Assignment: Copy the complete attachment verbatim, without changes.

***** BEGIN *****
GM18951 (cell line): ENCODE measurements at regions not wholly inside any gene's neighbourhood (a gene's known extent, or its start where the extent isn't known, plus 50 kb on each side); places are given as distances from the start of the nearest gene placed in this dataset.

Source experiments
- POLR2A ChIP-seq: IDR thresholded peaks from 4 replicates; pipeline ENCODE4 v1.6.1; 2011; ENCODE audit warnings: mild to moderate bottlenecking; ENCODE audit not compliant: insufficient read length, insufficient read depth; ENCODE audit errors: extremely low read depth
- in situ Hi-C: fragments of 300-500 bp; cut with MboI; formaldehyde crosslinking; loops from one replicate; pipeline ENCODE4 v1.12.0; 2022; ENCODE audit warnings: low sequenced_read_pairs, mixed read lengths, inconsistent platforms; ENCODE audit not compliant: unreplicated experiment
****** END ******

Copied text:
GM18951 (cell line): ENCODE measurements at regions not wholly inside any gene's neighbourhood (a gene's known extent, or its start where the extent isn't known, plus 50 kb on each side); places are given as distances from the start of the nearest gene placed in this dataset.

Source experiments
- POLR2A ChIP-seq: IDR thresholded peaks from 4 replicates; pipeline ENCODE4 v1.6.1; 2011; ENCODE audit warnings: mild to moderate bottlenecking; ENCODE audit not compliant: insufficient read length, insufficient read depth; ENCODE audit errors: extremely low read depth
- in situ Hi-C: fragments of 300-500 bp; cut with MboI; formaldehyde crosslinking; loops from one replicate; pipeline ENCODE4 v1.12.0; 2022; ENCODE audit warnings: low sequenced_read_pairs, mixed read lengths, inconsistent platforms; ENCODE audit not compliant: unreplicated experiment